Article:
background preloader

Psychoactive Vaults

Psychoactive Vaults

Essential First Aid Item: Activated Carbon Activated carbon, in powdered form, should be in every medicine cabinet and first aid kit. It is also known as activated charcoal. It is used around the world as a universal antidote for hundreds of poisons, including arsenic, mercury, pesticides, strychnine, warfarin, hemlock, E. Coli endotoxin, and gasoline. Over 4,000 chemicals, drugs, plant and microbial toxins, allergens, venoms, and wastes are effectively neutralized by activated charcoal, when it is given in sufficient quantities. Activated charcoal is also an effective detox for practically any drug overdose if administered in time. In 1813, French chemist Michel Bertrand swallowed five grams of arsenic trioxide: 150 times the lethal dose. In 1831, in front of his distinguished colleagues at the French Academy of Medicine, Professor Touery drank a deadly cocktail of strychnine and lived to tell the tale. Manufacture and Storage Risks: Charcoal significantly decreases a body's absorption of all nutrients and medications.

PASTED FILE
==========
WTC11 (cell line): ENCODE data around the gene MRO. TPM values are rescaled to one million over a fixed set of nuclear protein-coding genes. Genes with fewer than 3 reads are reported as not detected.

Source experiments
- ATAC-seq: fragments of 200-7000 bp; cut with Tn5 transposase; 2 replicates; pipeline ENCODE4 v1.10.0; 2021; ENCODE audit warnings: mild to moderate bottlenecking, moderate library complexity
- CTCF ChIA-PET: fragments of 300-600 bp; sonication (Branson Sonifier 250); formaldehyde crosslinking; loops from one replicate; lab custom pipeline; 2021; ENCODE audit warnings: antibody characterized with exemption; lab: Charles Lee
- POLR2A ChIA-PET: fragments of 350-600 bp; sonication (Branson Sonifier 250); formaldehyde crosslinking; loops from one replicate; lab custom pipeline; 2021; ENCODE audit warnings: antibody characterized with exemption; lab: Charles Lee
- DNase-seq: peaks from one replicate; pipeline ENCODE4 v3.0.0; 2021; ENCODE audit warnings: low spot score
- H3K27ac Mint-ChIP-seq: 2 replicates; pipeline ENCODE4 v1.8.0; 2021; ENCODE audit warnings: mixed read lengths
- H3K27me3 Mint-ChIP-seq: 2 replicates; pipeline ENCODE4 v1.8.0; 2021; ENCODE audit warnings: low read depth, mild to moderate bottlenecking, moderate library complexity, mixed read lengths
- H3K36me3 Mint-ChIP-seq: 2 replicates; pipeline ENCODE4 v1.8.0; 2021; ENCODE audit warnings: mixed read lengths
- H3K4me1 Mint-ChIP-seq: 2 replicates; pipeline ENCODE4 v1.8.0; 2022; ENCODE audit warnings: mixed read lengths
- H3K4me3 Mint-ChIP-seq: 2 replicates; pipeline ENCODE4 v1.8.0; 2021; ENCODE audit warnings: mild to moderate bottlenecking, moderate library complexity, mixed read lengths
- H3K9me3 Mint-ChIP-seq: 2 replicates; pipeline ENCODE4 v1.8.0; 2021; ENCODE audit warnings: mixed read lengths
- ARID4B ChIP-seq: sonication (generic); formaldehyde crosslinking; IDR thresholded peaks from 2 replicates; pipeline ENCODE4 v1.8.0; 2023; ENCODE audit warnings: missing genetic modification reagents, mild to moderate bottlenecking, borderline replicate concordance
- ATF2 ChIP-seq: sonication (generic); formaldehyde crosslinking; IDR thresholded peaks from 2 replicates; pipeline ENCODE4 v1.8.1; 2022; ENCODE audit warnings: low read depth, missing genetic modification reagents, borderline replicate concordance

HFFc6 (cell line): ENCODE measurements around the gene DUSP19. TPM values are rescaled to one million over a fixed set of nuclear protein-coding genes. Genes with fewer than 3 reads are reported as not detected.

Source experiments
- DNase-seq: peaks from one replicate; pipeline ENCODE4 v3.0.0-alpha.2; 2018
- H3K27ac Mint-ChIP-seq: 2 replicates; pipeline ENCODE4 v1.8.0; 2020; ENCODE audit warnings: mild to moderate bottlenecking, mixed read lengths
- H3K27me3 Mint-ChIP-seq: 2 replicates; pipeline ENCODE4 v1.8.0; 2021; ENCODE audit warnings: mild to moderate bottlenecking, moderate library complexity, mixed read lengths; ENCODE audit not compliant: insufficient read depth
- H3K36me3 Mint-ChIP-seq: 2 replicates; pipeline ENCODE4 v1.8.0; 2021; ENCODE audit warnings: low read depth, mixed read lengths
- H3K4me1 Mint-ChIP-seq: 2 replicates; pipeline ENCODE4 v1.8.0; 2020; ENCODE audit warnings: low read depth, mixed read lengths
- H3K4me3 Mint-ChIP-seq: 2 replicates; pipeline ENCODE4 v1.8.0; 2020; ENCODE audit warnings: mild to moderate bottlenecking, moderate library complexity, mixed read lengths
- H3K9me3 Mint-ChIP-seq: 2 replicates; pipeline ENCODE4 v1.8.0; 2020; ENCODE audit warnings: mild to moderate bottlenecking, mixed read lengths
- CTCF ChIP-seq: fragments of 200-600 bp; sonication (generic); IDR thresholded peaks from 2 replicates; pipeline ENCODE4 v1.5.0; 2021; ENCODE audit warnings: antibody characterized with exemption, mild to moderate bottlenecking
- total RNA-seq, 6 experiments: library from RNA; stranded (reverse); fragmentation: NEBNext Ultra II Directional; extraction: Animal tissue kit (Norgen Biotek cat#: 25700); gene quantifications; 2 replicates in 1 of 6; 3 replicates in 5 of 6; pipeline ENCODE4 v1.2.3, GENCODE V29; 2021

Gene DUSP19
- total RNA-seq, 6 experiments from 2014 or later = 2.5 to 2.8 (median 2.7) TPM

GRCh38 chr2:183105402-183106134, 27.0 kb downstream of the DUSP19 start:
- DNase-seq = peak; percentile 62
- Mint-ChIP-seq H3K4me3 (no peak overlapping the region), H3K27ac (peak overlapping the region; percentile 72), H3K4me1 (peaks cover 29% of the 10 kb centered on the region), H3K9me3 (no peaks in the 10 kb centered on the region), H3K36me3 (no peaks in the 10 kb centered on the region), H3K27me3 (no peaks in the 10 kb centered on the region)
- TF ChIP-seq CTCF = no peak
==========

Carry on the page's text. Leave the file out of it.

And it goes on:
What would happen if I drilled a tunnel through the center of th& Want to really get away from it all? The farthest you can travel from home (and still remain on Earth) is about 7,900 miles (12,700 kilometers) straight down, but you'll have to journey the long way round to get there: 12,450 miles (20,036 kilometers) over land and sea. Why not take a shortcut, straight down? You can get there in about 42 minutes -- that's short enough for a long lunch, assuming you can avoid Mole Men, prehistoric reptiles and underworld denizens en route. Granted, most Americans would end up in the Indian Ocean, but Chileans could dine out on authentic Chinese, and Kiwis could tuck into Spanish tapas for tea [sources: NOVA; Shegelski]. Of course, you'd be in for a rough ride. For sake of argument (and survival) let's pretend the Earth is a cold, uniform, inert ball of rock. At the Earth's surface, gravity pulls on us at 32 feet (9.8 meters) per second squared. You're still moving at a heck of a clip, though, so don't expect to stop there.